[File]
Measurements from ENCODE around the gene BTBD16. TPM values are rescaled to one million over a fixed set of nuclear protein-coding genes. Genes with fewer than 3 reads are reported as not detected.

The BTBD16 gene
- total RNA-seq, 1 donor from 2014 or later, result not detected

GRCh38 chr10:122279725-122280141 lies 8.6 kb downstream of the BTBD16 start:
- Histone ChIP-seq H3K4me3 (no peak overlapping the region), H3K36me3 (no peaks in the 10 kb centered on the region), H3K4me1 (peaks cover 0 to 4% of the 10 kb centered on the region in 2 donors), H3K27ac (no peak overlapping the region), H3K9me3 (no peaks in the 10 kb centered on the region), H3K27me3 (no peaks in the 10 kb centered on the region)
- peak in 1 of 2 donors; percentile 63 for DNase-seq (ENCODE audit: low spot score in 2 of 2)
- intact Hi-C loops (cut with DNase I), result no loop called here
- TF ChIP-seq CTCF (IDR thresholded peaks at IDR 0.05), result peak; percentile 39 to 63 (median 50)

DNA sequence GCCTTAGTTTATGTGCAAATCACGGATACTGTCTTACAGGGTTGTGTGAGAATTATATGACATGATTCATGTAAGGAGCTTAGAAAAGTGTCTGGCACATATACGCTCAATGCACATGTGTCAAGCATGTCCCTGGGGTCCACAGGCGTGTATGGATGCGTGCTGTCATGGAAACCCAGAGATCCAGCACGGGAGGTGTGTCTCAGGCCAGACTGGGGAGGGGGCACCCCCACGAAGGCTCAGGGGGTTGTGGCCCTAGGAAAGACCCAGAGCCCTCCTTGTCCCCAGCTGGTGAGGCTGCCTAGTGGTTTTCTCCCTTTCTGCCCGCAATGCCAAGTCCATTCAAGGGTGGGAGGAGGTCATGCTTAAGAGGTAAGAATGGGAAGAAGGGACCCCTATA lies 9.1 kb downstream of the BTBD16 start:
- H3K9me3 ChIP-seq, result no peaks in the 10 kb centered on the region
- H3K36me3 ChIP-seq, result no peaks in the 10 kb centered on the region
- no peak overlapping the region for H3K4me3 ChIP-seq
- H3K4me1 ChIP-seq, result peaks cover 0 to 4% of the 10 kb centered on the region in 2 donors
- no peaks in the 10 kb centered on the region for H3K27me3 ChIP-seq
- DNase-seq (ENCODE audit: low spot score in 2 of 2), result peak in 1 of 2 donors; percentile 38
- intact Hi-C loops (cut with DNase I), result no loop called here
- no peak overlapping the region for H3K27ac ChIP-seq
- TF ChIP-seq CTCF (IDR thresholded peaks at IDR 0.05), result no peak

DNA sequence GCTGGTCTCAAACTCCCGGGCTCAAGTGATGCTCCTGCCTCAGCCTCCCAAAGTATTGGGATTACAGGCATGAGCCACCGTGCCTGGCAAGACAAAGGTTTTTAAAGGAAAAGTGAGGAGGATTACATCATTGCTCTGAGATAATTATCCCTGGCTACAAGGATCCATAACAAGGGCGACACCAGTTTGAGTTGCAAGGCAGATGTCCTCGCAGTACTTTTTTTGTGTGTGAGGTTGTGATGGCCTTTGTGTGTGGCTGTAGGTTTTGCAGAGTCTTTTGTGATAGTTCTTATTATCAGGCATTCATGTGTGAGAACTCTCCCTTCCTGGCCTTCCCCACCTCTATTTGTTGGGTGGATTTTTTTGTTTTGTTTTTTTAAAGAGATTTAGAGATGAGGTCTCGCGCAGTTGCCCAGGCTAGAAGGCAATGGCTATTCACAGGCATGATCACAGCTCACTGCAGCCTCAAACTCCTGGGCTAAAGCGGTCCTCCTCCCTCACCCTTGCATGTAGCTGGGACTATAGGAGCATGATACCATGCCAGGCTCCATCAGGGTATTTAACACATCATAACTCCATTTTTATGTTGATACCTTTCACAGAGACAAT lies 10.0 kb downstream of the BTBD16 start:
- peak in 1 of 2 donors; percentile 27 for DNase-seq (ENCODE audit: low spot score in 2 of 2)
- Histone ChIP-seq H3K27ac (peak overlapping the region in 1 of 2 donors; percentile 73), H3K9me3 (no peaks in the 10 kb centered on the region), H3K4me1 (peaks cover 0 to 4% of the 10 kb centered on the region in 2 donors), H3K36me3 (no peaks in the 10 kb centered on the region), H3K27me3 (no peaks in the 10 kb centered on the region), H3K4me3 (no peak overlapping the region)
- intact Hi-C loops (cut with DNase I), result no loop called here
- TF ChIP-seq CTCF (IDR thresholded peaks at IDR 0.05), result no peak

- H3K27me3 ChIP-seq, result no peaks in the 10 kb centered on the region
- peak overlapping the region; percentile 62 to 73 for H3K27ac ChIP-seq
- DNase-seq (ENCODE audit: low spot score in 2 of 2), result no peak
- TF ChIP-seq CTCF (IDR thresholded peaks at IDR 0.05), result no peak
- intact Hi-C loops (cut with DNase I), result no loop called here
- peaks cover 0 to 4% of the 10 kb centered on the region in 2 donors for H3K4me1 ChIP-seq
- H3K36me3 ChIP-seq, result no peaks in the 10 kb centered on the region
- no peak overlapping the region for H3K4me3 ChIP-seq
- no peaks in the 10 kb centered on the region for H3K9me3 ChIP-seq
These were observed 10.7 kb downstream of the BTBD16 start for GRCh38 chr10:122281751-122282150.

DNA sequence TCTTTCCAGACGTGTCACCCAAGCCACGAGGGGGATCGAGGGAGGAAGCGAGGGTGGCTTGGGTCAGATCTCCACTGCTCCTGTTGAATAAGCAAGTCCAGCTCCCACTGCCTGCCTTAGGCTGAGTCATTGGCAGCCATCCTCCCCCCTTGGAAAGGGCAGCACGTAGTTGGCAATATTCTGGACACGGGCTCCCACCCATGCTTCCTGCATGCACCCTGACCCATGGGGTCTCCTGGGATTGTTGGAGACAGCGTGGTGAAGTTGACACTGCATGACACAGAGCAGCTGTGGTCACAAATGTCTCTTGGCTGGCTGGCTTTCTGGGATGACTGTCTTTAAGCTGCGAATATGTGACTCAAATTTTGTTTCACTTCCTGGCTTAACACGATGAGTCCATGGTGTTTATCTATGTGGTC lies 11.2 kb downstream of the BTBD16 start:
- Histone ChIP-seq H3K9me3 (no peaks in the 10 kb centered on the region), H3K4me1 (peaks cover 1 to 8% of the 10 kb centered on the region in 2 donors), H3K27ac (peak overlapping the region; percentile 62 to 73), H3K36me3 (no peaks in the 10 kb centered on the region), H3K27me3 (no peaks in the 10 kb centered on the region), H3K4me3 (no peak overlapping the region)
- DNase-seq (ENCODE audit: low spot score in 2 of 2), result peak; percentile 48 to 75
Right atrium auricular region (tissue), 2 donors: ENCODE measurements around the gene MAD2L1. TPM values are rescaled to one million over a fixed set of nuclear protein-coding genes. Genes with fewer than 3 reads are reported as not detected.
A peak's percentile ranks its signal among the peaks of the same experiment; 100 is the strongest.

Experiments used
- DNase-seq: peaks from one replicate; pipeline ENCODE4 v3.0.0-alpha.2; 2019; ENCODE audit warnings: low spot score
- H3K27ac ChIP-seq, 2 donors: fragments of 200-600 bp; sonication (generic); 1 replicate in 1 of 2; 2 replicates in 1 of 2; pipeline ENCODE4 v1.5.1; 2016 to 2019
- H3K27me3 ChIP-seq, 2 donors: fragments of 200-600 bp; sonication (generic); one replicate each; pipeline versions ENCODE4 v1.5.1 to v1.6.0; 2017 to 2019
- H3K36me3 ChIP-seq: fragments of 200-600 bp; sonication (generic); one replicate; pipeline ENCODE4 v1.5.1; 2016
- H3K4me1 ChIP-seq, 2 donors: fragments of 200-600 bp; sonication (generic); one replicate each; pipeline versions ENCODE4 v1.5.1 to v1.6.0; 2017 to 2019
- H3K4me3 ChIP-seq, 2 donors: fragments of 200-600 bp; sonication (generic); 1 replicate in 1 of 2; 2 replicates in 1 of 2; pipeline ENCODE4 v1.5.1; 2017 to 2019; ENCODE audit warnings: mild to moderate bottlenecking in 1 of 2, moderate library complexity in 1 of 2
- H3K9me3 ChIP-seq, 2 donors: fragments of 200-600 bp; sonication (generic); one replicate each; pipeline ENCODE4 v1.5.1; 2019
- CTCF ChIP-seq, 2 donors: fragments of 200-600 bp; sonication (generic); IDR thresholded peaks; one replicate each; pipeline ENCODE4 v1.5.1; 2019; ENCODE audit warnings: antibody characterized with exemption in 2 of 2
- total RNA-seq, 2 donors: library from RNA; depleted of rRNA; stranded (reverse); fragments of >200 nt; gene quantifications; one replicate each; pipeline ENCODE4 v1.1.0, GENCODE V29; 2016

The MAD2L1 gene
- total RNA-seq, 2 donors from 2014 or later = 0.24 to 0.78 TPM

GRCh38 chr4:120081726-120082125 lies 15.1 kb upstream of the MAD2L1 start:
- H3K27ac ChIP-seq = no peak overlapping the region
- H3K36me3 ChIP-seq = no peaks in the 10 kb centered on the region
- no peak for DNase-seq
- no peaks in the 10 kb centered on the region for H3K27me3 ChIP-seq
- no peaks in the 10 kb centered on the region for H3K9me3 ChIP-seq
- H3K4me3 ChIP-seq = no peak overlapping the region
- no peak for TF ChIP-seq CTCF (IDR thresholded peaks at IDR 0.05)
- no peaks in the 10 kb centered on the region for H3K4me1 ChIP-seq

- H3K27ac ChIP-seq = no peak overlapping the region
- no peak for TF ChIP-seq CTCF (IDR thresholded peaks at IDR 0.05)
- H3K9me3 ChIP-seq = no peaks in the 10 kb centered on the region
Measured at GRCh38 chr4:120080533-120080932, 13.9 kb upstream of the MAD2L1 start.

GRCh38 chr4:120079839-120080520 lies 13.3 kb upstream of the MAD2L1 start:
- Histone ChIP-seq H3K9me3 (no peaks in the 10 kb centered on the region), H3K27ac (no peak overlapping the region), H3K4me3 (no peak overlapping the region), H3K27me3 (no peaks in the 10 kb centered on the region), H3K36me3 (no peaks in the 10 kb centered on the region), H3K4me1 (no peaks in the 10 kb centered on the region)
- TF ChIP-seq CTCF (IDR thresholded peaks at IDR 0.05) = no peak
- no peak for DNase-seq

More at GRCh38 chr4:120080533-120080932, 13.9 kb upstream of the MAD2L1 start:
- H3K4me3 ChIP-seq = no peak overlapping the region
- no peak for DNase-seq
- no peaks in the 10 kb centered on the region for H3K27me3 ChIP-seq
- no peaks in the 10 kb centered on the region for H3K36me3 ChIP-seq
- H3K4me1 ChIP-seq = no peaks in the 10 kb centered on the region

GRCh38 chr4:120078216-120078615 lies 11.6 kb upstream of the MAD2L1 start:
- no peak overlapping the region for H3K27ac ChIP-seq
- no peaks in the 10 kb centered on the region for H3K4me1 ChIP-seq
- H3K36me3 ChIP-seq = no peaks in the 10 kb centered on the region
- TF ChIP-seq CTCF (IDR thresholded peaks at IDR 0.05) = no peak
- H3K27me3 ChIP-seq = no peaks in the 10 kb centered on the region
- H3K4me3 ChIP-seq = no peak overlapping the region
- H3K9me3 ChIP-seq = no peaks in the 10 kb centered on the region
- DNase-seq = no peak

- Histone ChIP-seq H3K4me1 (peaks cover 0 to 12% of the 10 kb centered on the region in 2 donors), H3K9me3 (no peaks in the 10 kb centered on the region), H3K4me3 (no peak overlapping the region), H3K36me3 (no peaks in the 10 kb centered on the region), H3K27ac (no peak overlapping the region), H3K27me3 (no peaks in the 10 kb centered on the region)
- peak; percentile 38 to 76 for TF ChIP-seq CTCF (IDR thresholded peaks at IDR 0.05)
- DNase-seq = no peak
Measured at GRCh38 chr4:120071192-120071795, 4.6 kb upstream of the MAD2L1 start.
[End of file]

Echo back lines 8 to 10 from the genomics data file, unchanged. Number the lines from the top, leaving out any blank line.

- TF ChIP-seq CTCF (IDR thresholded peaks at IDR 0.05), result peak; percentile 39 to 63 (median 50)

DNA sequence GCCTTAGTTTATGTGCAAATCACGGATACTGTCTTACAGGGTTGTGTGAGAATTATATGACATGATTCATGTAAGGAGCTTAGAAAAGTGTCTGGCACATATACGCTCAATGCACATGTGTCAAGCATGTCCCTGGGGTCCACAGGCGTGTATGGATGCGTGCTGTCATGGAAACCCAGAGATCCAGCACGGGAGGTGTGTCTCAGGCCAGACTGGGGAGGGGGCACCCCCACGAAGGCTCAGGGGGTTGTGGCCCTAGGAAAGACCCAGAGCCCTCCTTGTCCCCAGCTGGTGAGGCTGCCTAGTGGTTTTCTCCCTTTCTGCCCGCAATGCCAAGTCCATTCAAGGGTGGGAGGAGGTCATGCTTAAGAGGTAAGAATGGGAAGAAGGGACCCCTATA lies 9.1 kb downstream of the BTBD16 start:
- H3K9me3 ChIP-seq, result no peaks in the 10 kb centered on the region